Much has been made of the great heterogeneity that characterizes the Indian consumers. Many, in fact, claim that there are so many cuts along which one can classify the Indian consumer that a really complete characterization is next to impossible. But still others keep on attempting to ascertain the proclivities of Indian consumers—and they use a range of criteria.
In our grandparents’ days, questions about caste or jaati were asked directly. In our parents’ times, the questions were more muted and only the last name of a person was sought. Whatever be the mode, biradiri, or community, is an important part of Indian social interaction. Since independence, a new set of social markers have come up. Though a few of the older generation will still “let slip” how their parents came from Lahore, or how their forefathers owned large mango orchards in East Bengal, the new generations use a different set of markers. The educational institutions we went to, the neighbourhood that we live in, the professional class we belong to, the school our children go to, are only some of the non-wealth markers used to communicate a certain lifestyle, and/or a certain class.
Over a period of time, many notions evolved—the conservative Tamil, the spendthrift Punjabi, the economical Bengali, the loud Marwari, and so on. Jaati and biradiri became less important than the region that one’s family hailed from. It took the reforms and the consequent consumption boom to finally break those markers as well. As southern India grabbed the new opportunities that came with economic reforms, and incomes rose, Chennai and Bangalore suddenly became consumption hotspots. But in these cities as well not everyone benefited from the reforms—the politician-contractor nexus gave rise to a new class of nouveau riche.
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The great information technology (IT) boom created another set of highly educated, rich professionals. In northern India, on the contrary, the garment export boom of the 1980s and 1990s levelled out, but the services sector boom put high incomes in the hands of the professional class. These are ongoing changes. The rapid increases in agri-commodity prices in the last few years and quarters is putting great amounts of purchasing power in the hands of the agri-trader. This will create yet another set of high-value consumers in the next few years.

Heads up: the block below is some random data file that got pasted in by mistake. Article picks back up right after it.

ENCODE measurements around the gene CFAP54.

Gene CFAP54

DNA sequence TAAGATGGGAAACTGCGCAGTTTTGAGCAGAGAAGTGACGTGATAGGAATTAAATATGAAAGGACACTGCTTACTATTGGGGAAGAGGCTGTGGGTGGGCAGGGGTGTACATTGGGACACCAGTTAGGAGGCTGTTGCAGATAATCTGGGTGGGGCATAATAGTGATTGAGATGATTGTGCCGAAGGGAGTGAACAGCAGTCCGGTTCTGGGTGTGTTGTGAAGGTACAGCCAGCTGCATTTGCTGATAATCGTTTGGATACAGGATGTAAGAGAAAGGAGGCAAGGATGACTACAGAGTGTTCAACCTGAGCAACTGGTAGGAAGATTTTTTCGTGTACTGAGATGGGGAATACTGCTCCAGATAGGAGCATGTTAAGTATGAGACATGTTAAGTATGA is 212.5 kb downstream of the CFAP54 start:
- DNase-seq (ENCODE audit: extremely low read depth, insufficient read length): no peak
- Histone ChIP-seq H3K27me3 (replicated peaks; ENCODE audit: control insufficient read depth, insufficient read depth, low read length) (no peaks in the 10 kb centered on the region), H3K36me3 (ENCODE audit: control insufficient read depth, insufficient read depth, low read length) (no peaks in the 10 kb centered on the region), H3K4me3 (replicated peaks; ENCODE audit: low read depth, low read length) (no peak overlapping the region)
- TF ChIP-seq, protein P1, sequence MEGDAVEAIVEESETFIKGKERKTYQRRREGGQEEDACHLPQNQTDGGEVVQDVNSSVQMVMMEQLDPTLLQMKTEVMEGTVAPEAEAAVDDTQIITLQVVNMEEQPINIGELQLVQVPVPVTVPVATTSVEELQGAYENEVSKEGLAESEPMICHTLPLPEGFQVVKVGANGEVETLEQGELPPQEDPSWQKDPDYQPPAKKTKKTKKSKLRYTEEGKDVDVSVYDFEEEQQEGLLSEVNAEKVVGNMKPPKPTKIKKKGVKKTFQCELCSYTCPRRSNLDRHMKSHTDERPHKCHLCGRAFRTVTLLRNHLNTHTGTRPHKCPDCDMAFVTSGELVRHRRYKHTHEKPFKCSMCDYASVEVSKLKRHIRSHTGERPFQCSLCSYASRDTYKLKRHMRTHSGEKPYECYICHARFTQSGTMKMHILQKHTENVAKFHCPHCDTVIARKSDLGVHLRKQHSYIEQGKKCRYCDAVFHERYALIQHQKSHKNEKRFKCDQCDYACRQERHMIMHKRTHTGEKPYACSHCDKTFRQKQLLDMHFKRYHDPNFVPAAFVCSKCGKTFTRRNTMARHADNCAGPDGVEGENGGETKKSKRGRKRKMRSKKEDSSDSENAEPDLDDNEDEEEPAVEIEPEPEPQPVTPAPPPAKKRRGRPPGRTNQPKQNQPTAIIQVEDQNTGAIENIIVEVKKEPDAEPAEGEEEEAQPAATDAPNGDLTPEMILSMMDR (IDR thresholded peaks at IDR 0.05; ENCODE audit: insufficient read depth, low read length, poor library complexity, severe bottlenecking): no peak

While India’s economic structure changed, so did its family structure. Families are rapidly becoming smaller, and even in larger joint families, the nuclear component is becoming stronger. Rarely does a family patriarch take consumption decisions for all family members; individuals are becoming more important and the nuclear unit of a husband and wife is taking decisions related to consumption, savings and investment—be it in Jalandhar or Coimbatore.
Those with older children are worried about the cost of higher education in an increasingly expensive private education space—and whether located in Bhilai or Bhilwara, the same forces are at work in the minds of affluent and middle-class parents. Similarly, the high cost of health care is affecting retired persons. (Though for those fortunate enough to have worked in the government, lifetime access to decent health care facilities makes it less of an issue.)
At the same time, the young professionals—unencumbered and without the family or social controls that their elder siblings had to answer to, and having incomes unheard of till only a couple of years back—are celebrating. Be it Indore or Imphal, young men and women of India are partying into the nights and early mornings; no longer do they need to depend upon nightclubs and parents’ permission. Bachelor pads provide sufficient avenues and freedom from family and the government.